eBay today is launching two new visual search tools that will allow online shoppers to use photos they snap, have saved on their phone, or even those they find while browsing the web or other social networking sites, in order to find matching products from eBay’s catalog. The tools, Image Search and Find it on eBay, leverage advancements in computer vision and deep learning, including the use of neural networks, the company notes.
These tools were originally announced this July, with plans to launch in the fall.
The first tool, Image Search, allows mobile consumers to take a photo of something they want to buy or use an image saved to their phone’s Camera Roll in order to shop eBay. The website will then return listings of items that are either a close match or at least visually similar to the product you’ve photographed.
While other sites, including Amazon, Pinterest, retailers like Wayfair, and even Google, also have visual search capabilities today, eBay touted that the size of its catalog – over 1.1 billion items – and the age of its service could give it an advantage in this space. (Pinterest, however, said earlier this year its image database includes 100 billion “ideas,” but its site isn’t solely focused on products that can be shopped, as on eBay.)
“eBay is at a technological advantage due to the rich set of user-generated images and item data we’ve accumulated through the years,” Mohan Patt, VP of eBay’s Buyer Experience, said in July. “By applying machine learning technology, eBay can deliver a fast and reliable shopping experience backed by one of the world’s largest commerce data sets.”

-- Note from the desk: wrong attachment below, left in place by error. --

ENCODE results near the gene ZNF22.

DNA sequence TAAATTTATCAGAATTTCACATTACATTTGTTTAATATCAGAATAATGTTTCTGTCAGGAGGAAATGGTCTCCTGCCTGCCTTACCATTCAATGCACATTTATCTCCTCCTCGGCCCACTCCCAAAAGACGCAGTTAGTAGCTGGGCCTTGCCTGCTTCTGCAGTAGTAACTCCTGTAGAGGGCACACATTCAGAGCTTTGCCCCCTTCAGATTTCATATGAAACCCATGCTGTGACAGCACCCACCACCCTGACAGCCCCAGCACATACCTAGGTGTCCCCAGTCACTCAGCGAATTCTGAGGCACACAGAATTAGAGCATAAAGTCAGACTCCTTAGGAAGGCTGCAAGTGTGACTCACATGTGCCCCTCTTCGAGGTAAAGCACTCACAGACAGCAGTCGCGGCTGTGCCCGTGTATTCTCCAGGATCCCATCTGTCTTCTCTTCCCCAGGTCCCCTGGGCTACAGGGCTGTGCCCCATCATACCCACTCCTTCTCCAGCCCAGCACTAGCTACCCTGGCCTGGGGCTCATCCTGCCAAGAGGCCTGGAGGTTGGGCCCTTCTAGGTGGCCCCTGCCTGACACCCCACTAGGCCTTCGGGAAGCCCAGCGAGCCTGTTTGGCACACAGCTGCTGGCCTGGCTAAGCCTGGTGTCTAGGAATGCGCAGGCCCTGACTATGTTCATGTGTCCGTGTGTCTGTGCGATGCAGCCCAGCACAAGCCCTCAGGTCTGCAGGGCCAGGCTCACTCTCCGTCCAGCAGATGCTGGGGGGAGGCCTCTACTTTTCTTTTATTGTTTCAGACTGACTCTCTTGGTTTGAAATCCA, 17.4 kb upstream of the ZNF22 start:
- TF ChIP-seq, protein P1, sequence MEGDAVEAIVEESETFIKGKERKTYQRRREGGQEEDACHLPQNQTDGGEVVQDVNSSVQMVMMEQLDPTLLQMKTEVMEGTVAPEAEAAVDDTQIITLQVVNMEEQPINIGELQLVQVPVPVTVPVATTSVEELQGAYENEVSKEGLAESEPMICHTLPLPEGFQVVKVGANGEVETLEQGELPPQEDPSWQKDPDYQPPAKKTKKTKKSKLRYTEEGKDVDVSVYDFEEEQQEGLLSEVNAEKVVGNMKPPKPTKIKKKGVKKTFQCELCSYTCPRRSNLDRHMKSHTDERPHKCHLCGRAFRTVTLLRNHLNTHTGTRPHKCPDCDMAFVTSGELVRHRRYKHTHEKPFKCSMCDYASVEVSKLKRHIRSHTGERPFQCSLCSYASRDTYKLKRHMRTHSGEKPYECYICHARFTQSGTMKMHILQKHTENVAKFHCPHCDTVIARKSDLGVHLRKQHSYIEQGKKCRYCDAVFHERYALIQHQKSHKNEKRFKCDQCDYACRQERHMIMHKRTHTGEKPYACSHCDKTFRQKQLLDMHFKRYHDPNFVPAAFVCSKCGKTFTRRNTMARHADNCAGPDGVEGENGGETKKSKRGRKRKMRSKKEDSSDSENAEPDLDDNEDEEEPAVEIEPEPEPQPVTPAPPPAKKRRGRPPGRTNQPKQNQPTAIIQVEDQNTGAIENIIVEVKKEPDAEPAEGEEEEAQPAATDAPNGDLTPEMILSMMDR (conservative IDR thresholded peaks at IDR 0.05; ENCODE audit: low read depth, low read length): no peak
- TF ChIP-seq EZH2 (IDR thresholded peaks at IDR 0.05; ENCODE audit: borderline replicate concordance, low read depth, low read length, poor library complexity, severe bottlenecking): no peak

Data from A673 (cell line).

A second tool, Find it on eBay, allows shoppers to start their search on any social platform or while browsing the web -like reading a favorite blog or website, for example. They can then “share” an image they find with eBay, and the mobile app will surface similar listings.
The company explains it’s using two core parts of artificial intelligence – computer vision and deep learning – to power these new features. When images are uploaded to eBay, it uses a deep learning model called a convolutional neural network to process the images. The images are compared to the site’s live listings, ranked based on visual similarity, then returned quickly using eBay’s open-source Kubernetes platform.
Although visual search is a trendy new way to shop online, its overall usefulness remains unproven in the long run. Retailers aren’t releasing stats about how many image searches have actually translated into sales, and arguably, the results can be hit or miss.
One of the problems is that when you’re looking at a fashion item in a photo, many times you want to find something just like it – not something only “visually similar.”
That is, there are times you just want a small, red handbag with a gold chain and any ol’ handbag of this nature will do; then there are times when you want the exact handbag you’re frothing over right now, or something nearly identical.
Shoppers are also often interested in the brand and quality of the goods they’re examining. And while it’s true that a pair of $10 sunglasses may look “similar” to the $200 ones in your photo, that doesn’t mean you want to buy them.
eBay says Find It on eBay is live now on Android, and Image Search is live today on both Android and iOS.
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